One thing to note is that none of these buyout plans will cover taxes or plan charges. Here’s a look at the big providers and the deals they have for paying your ETF if you switch:

1. T-Mobile

Locked in a cell phone contract? Here's how to switch carriers without paying a fee
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T-Mobile says that it will pay off up to $650 of your contract with a rival carrier if you switch. Here are the details:

  • Find out your phone’s trade-in value with T-Mobile.
  • The fine print: With T-Mobile’s buyout deal, your old contract will be paid via trade-in credit and up to two virtual prepaid Mastercards. The process could take up to eight weeks.

2. AT&T

Locked in a cell phone contract? Here's how to switch carriers without paying a fee
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AT&T says it will pay your ETF, offering up to $650 in credits if you switch over to their service.
  • Find out your phone’s trade-in value with AT&T
  • The fine print: AT&T’s terms let you know that “Credits received may not equal all costs of switching.” Any pre-paid credit card they give you will come within four weeks. It will only be valid for five months from the date of purchase. Restrictions apply for select ZIP codes in L.A., New York and Chicago.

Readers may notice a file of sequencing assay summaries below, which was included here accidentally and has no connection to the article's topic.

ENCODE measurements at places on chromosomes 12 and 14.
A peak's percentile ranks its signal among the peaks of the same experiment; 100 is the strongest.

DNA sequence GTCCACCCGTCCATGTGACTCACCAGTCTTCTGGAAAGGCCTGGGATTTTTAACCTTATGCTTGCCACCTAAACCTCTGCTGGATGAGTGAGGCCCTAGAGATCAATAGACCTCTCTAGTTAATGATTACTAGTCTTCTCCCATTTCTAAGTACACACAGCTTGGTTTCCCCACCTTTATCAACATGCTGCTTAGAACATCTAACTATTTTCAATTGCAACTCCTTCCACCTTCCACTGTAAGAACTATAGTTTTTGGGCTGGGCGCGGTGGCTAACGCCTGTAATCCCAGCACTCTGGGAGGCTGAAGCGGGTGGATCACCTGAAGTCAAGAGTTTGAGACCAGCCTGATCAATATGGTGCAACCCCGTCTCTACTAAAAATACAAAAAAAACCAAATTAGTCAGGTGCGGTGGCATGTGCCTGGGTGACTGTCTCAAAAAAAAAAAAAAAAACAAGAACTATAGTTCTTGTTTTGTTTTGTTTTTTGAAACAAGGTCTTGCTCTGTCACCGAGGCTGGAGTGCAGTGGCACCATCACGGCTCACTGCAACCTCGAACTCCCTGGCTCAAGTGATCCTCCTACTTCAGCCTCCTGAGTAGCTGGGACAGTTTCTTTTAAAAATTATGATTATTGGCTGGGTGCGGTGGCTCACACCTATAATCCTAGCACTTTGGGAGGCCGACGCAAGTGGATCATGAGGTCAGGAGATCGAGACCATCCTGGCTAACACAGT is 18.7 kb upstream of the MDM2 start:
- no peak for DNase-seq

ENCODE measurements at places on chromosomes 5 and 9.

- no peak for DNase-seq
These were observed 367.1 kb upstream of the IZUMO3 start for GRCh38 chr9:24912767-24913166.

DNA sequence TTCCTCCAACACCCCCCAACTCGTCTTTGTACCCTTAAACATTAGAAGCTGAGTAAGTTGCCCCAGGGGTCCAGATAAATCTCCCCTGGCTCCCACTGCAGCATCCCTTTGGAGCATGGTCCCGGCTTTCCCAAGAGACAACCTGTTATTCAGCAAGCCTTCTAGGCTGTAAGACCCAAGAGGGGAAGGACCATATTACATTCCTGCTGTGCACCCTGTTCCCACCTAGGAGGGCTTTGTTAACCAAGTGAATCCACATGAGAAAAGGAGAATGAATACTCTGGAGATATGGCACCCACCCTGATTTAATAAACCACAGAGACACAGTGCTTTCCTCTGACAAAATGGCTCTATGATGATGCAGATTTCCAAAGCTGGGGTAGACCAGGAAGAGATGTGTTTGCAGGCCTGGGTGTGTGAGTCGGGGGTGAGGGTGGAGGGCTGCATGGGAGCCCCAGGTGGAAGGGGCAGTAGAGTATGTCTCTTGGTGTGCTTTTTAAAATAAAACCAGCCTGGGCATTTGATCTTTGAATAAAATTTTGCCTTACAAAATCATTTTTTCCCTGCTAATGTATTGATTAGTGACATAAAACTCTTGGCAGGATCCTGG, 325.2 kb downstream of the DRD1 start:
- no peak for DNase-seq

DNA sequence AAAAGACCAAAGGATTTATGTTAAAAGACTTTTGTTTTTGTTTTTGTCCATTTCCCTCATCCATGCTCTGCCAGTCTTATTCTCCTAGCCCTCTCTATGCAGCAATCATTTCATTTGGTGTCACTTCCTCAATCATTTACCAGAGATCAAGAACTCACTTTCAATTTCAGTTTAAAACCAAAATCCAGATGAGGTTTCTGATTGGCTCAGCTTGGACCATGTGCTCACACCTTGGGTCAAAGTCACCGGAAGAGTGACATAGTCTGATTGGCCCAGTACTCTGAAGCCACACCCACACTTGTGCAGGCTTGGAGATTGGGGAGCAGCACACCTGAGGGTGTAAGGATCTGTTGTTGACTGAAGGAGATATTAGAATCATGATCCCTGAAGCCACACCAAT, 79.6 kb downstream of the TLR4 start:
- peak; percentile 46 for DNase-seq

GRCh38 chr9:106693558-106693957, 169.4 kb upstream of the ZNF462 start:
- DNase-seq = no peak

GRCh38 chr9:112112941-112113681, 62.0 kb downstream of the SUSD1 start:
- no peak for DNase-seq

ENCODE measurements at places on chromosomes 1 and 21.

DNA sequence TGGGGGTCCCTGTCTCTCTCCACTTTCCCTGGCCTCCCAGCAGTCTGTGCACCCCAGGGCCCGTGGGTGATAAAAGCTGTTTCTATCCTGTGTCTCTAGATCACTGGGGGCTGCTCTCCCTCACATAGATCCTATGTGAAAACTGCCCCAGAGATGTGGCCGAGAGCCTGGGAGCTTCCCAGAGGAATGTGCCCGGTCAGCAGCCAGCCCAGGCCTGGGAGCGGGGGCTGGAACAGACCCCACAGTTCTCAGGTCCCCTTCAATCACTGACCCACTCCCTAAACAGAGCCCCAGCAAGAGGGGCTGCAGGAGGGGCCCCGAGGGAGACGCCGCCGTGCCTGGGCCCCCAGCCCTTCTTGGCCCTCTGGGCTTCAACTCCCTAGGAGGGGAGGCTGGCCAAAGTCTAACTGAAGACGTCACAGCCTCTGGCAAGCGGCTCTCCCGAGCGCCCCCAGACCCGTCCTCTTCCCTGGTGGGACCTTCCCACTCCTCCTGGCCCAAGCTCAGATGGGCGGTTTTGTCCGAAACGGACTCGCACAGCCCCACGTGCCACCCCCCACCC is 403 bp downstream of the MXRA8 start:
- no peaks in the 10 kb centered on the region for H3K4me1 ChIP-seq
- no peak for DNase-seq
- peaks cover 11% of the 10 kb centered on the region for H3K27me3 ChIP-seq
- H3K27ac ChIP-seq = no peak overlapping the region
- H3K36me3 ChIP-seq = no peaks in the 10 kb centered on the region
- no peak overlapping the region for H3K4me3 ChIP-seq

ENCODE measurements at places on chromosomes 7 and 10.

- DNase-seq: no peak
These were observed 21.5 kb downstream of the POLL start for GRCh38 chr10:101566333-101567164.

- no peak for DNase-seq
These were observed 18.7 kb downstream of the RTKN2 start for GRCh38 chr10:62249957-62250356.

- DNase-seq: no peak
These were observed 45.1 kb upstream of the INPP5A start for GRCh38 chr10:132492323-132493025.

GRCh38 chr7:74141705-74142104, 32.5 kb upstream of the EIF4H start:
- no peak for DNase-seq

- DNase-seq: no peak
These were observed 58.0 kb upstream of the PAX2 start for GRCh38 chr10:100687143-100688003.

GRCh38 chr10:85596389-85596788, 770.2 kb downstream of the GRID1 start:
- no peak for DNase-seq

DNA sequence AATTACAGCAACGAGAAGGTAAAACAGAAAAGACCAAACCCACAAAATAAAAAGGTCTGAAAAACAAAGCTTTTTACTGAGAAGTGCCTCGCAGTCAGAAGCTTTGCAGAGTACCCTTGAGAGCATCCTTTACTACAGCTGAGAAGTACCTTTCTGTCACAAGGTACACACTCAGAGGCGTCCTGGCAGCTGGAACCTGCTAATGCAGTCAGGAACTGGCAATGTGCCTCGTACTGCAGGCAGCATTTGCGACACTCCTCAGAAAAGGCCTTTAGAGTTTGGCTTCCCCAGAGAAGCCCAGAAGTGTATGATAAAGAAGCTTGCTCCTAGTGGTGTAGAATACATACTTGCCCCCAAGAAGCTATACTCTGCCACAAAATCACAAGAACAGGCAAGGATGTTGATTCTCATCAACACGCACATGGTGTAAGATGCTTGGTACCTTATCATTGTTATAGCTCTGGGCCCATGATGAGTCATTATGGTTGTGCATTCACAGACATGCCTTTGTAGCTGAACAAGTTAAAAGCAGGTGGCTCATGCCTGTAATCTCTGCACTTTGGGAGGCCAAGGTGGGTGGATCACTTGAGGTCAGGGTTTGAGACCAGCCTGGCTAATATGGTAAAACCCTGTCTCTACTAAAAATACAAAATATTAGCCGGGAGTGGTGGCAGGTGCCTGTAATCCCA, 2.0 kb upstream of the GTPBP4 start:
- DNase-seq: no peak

3. Sprint

Locked in a cell phone contract? Here's how to switch carriers without paying a fee
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Sprint’s Clean Slate program pays early termination fees of up to $650 for new cell phone customers.
  • Find out your phone’s trade-in value with Sprint.
  • Fine print: Sprint lets you know that the buyout will be in stages — at the time you trade in your old device and the remainder via a virtual reward or prepaid card.

As for Verizon…

Unfortunately, Verizon is the only major carrier that doesn’t have a buyout plan for new cell phone customers. It does, however, offer one for its home internet service.

5 other ways to get out of your cell phone contract early without paying a fee

There are some other ways to escape your cell phone contract without being hit with an ETF. Here are the best ways to go about it: